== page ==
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College of Food, Agricultural, and Environmental Sciences


Economist: Benefits of Country of Origin Labeling Not Quite Clear

October 22, 2008

COLUMBUS, Ohio -- Whether it's for health and nutrition, safety, sustainability or some other reason, consumers' food-purchasing choices continue to widen. In the mix with local foods, organics and genetically modified products now comes country of origin labeling (COOL).


On Sept. 30, mandatory country of origin labeling became effective for meat and perishable agricultural commodities such as fresh fruits and vegetables. Fish and shellfish having been subject to COOL requirements since April 2005.

"Retailers are now required to notify consumers whether the product they are buying is of U.S. origin or from another country," said Ian Sheldon, Ohio State University Andersons Professor of International Trade with the Department of Agricultural, Environmental, and Development Economics.

Products falling under COOL requirements include beef, lamb, pork, chicken, goat, wild and farm-raised fish and shellfish, fresh fruits and vegetables, and some nuts such as peanuts, pecans and macadamia nuts. Under COOL, ingredients in processed food items are not required to be labeled; however, many imported products still must indicate the country of origin of their ingredients under the Tariff Act of 1930.

"For example, frozen peas and carrots are processed foods and in principle are not subject to COOL requirements. However, if those peas and carrots came from another country, then the product has to be labeled," said Sheldon, who holds an appointment with the Ohio Agricultural Research and Development Center.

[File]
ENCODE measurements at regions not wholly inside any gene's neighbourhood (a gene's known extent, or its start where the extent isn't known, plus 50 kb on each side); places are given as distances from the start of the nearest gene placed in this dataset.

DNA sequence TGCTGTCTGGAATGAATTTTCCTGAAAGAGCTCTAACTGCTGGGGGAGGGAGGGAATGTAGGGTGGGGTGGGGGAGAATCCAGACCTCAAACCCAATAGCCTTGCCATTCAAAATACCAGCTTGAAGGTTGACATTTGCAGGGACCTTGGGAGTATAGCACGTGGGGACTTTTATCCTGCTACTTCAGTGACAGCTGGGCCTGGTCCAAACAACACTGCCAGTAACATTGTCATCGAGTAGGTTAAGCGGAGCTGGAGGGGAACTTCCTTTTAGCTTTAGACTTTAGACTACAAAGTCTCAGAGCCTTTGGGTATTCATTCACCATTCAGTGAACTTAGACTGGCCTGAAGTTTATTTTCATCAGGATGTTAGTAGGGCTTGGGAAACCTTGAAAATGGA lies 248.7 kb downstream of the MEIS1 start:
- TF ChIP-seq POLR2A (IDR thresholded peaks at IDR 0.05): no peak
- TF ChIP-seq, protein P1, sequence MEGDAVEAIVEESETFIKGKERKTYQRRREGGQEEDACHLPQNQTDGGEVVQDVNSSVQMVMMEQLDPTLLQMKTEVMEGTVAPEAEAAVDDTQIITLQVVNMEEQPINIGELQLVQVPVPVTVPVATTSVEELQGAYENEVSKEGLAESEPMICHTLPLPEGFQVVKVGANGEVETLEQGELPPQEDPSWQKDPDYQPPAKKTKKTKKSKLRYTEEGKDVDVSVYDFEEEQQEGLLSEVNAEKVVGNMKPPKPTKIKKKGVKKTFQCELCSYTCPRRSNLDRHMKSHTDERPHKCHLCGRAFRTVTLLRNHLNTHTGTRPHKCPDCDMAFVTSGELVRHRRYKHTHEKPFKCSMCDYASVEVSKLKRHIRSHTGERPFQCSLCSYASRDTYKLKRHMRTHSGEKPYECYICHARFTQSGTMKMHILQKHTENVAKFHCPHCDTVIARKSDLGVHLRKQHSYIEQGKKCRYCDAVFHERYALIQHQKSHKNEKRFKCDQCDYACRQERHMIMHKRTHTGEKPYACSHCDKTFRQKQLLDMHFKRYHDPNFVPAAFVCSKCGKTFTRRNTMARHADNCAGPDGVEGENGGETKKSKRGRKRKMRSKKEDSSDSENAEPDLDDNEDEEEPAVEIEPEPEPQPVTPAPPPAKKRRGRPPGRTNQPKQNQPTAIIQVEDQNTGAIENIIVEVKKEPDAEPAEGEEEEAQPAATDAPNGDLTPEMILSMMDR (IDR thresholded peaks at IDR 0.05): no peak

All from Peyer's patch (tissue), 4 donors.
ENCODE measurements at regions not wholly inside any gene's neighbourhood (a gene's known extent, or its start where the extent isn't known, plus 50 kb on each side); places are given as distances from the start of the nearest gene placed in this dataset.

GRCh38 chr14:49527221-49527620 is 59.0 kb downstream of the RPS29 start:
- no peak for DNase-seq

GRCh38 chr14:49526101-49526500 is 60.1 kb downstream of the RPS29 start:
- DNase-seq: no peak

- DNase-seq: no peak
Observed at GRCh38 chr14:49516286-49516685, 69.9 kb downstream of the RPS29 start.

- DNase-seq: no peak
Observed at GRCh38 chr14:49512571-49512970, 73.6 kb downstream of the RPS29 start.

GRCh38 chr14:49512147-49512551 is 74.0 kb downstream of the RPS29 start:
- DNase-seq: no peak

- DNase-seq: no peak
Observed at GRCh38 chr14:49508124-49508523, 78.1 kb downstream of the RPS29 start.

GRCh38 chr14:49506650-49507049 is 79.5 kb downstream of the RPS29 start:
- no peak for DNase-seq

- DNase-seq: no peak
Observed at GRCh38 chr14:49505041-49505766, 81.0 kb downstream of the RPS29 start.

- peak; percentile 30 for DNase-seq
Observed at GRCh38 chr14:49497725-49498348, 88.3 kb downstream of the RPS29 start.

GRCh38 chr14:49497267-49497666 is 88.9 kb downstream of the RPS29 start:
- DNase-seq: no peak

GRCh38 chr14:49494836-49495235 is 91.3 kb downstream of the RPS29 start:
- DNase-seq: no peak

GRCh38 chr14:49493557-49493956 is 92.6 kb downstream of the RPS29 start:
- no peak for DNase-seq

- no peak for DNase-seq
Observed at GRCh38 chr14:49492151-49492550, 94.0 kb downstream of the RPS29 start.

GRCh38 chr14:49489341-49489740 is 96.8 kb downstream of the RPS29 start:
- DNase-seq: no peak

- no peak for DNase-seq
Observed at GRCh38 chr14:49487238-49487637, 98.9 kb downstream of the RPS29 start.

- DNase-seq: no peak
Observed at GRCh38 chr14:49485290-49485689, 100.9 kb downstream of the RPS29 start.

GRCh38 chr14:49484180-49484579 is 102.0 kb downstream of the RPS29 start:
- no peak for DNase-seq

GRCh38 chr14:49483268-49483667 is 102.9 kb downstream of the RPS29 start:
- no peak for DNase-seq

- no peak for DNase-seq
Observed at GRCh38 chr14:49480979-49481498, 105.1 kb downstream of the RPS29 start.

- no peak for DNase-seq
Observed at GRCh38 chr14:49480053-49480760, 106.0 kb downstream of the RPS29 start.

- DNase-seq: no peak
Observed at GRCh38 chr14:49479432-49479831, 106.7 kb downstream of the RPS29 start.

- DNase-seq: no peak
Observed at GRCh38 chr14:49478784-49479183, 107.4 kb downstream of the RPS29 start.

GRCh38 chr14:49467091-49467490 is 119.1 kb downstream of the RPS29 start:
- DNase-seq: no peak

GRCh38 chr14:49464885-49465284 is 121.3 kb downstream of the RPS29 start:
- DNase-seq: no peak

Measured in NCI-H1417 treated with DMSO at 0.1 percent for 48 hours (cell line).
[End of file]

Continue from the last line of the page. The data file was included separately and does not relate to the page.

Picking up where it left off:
Apart from giving consumers greater choice in what products they buy, Sheldon doesn't see much benefit with the implementation of COOL.

"I'm not sure what the economic logic is. I just don't see what the specific risks are for such a law to be required. If it's about safety, then perhaps we should be spending money on food safety. Do we want to leave it to consumers to determine if a product is safe based on a label?" said Sheldon, who also holds an OSU Extension appointment. "Perhaps some U.S. producers see it as a means of protecting themselves from foreign competition. But so many foreign producers, like those from Australia and New Zealand, are already doing a good job of marketing their products based on country of origin."

Sheldon said if anything, COOL might further drive up already high food prices because of the costs retailers must incur to make sure items are labeled. Those costs eventually will trickle down to the average shopper.

"The one thing I don't like about COOL is the across-the-board implementation. That means consumers will be paying higher prices for products whether or not they care which country their food is coming from," said Sheldon. "It has nothing to do with freshness, taste, or quality. The COOL label is simply a characteristic added to a food product that ultimately the consumer will have to pay for. I think it's something that will hurt some consumers in the long run."

Whatever impact, if any, COOL will have on the market, Sheldon said the new law was designed ultimately to give consumers greater food choices based on their preferences.

"There is a segment of the population that obviously won't care about COOL, but there is also a segment of the population that wants it and is willing to pay for it," said Sheldon. "Whether they worry about food safety problems such as E. coli or mad cow disease, or worry about whether their raspberries come from California or Mexico, there will be some demand for products based on country of origin labeling."

For more information on country of origin labeling, log on to the U.S. Department of Agriculture's Agricultural Marketing Service Web site at


Candace Pollock
Ian Sheldon